Writing About My Experiences
As someone who has spent endless hours reading, studying, research, and writing about life narratives written by a wide range of people, it would seem logical that I’d also spent a fair amount of time writing about my own life. But, until recently, that hasn’t been true. It was only after I’d begun to settle into my professional career and have some distance from graduate school that I began to realize how important it was to write pieces of my own life narratives. So far I have been writing short pieces that focus closely on specific moments in my life and the impact those moments have in the larger realm of my life narrative.
Here’s a piece I wrote about getting to see a film I’d helped to make on the big screen with my dad. This piece was published in the Community College Moment in Spring 2016.
This is a piece about finding out that my cat, Yezi, had terminal cancer.
And this is a piece about the loss of another of my felines, Missy.
Finding Meaningful Ways to Contribute to My Community
Now that I’ve settled into a permanent job in my career field, I want to begin actively contributing to my community in meaningful ways and building connections within my community. Moving from the Midwest to the PNW has been quite a culture shock for me. Ways of building and maintaining community are significantly different here than in the Midwest, and even after 6 years, I’m still trying to figure out how to live and build community in the PNW. But I’ve discovered a few ways to contribute to my community.
I volunteer for Pro-Bone-O, a local veterinary clinic that offers free services to the pets of those who are unhoused. I serve as a member of Pro-Bone-O’s Board of Directors and also volunteer regularly at the PBO clinic. The clinic is held the second and fourth Sunday of the month in January-October and the second Sunday in November and December. We offer a variety of free services at each clinic, including: flea meds, basic veterinary care, referrals for more advanced veterinary services, rabies and other vaccines, pet food/treats, leashes/collars/harnesses, litter, pet carriers, and other pet supplies and vouchers for spay/neuter procedures. It is an honor and a privilege for me to help our clients and their pets.
I’m am active on the Diversity Council and Cultural Competency Professional Develop Committee at Lane. Both of these groups strive to help support our campus and the wider community in gaining the skills, knowledge, and abilities we all need to successfully and respectfully navigate an increasingly global society.
I volunteer at Springfield Public Library, working, appropriately, in the Children’s Literature section. I especially love their motto: “Where Minds Grow,” and hope that my own personal strengths, background, and experiences will allow me to help the minds of my community grow.
I will continue to look for more ways to contribute to my community, and hope to find more outlets that will allow me to do so. Suggestions are always welcome!
Keeping the Art of Snail Mail Alive
Maybe it’s just the “English Major Geek” that lives within me, but I adore both sending and receiving snail mail. I’m an avid texter and send plenty of emails and instant messages daily, but there is something missing for me in all these forms of communication. To me there is something deeply special and personal about snail mail.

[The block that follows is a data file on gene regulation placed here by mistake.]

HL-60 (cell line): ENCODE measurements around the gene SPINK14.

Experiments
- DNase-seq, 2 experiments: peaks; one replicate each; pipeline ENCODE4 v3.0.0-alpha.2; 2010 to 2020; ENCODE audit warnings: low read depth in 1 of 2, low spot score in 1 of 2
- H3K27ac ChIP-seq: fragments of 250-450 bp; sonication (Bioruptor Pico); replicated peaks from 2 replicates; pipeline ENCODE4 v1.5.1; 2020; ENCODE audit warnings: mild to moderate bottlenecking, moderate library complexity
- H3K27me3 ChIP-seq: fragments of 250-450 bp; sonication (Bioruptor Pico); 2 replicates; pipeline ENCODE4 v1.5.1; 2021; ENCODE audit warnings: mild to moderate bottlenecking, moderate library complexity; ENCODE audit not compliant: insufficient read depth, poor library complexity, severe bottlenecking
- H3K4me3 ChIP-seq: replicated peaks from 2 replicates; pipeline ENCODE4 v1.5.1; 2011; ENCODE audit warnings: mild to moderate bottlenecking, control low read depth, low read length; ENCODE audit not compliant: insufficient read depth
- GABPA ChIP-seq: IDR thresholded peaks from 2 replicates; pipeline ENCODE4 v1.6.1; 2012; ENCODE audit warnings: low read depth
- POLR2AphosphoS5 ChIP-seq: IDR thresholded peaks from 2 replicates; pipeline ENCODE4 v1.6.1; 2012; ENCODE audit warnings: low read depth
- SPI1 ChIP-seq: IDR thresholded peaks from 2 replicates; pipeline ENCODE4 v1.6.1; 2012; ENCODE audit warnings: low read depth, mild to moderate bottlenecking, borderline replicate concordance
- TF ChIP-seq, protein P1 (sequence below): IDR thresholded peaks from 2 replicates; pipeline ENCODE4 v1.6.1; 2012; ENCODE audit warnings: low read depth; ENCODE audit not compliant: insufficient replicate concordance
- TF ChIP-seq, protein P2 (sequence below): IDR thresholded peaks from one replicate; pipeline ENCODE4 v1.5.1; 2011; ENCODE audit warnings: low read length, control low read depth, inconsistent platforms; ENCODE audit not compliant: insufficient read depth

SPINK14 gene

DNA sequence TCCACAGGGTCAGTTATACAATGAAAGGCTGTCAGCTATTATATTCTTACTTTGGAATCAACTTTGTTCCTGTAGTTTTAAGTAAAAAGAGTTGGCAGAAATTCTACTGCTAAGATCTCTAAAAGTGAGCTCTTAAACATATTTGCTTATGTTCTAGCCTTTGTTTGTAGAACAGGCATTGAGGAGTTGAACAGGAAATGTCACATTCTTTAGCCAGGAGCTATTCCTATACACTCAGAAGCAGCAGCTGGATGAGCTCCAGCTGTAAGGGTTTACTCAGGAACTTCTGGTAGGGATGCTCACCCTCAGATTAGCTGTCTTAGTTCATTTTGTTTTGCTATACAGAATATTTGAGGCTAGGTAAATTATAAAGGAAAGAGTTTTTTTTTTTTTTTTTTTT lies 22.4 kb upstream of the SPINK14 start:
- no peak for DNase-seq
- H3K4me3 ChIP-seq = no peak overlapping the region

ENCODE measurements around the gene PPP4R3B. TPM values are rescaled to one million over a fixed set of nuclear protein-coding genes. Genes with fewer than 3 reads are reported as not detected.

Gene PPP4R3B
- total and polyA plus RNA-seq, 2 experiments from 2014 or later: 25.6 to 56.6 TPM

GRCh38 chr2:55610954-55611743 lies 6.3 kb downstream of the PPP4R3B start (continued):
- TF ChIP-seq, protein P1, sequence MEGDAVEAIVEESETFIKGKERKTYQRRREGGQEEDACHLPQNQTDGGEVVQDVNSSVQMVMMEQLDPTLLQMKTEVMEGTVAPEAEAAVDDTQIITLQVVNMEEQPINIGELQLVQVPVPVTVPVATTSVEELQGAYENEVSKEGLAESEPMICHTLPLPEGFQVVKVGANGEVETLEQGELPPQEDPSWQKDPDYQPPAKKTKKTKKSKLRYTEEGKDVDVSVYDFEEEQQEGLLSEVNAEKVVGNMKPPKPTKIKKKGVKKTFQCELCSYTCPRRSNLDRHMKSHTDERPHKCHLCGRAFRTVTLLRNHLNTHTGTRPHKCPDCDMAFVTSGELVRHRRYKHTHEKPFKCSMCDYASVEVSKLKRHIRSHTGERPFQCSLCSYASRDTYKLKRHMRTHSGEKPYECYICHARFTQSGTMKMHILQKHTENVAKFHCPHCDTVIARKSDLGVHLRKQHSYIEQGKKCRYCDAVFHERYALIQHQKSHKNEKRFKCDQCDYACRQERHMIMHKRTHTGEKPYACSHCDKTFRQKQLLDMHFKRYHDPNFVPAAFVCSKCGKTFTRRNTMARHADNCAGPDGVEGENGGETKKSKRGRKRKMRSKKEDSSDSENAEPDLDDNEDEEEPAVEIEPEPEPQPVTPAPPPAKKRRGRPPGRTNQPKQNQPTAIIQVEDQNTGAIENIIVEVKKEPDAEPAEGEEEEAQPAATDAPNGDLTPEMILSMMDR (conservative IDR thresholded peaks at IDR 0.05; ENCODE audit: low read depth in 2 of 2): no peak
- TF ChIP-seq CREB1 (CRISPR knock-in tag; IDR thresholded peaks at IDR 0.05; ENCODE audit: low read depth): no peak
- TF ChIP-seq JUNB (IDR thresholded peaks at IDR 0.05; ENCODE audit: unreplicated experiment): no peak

When I write a letter to someone, I carefully choose a piece of stationary that reflects some aspect of the personality of the person I’m writing to and/or the essence of what I’m writing to them about. I carefully consider which writing utensil is the “right” one for the job, often opting for the saturated richness of the ink in fine-tipped Sharpies. I consider if I want to write horizontally–typically what I do on regular stationary, or if I want to “write at a slant”–my usual approach in note cards. I carefully craft each sentence in my head before penning it and, sometimes, for really special events, I’ll write a draft of my letter on scratch paper before committing it to the piece of stationary. When I’m finished writing my note, I carefully choose a sticker or two to adorn the envelope that I’ll mail the note in, a little extra special touch to let whoever I’m writing to know how much I care.
When I receive snail mail, I take great joy in slowing down and observing the envelope the mail was sent in and the stationary it’s written on. I can often tell what mood the person was in when they wrote to me from their handwriting. Some of my artistic friends use ink and quill pens, and I love breathing in the earthy scent of the ink from these letters. Sometimes one of my kiddos will mail me artwork with their letter–an extra surprise hidden away in the envelope waiting for me to find it. And sometimes I’m treated to a last-second thought someone jotted on the back of the envelope just before it was mailed.
All of these aspects of snail mail make it so much more personal and intimate than electronic forms of correspondence. I nearly always feel a deeper connection to whomever I’m in communication with when your interactions occur via snail mail.
So, as I watch the world around me rely more and more heavily on technology, it is one of my personal goals to keep snail mail alive, in part by teaching the children in my life the joy that can come from finding an unexpected bit of love from someone in your mailbox.
I’m not the only one committed to sustaining Snail Mail. Many people, especially artists, are also committed to this idea. One of the projects out there intended to preserve the art of snail mail is Snail Mail My Email. It’s a fascinating project…and I’m challenging you to find out more about it! Each year National Letter Writing day is held on December 7th. Even the National Museum of American History likes to write about National Letter Writing Day. And Lakshmi Pratury recently gave a beautiful TED talk about the power of handwritten letters: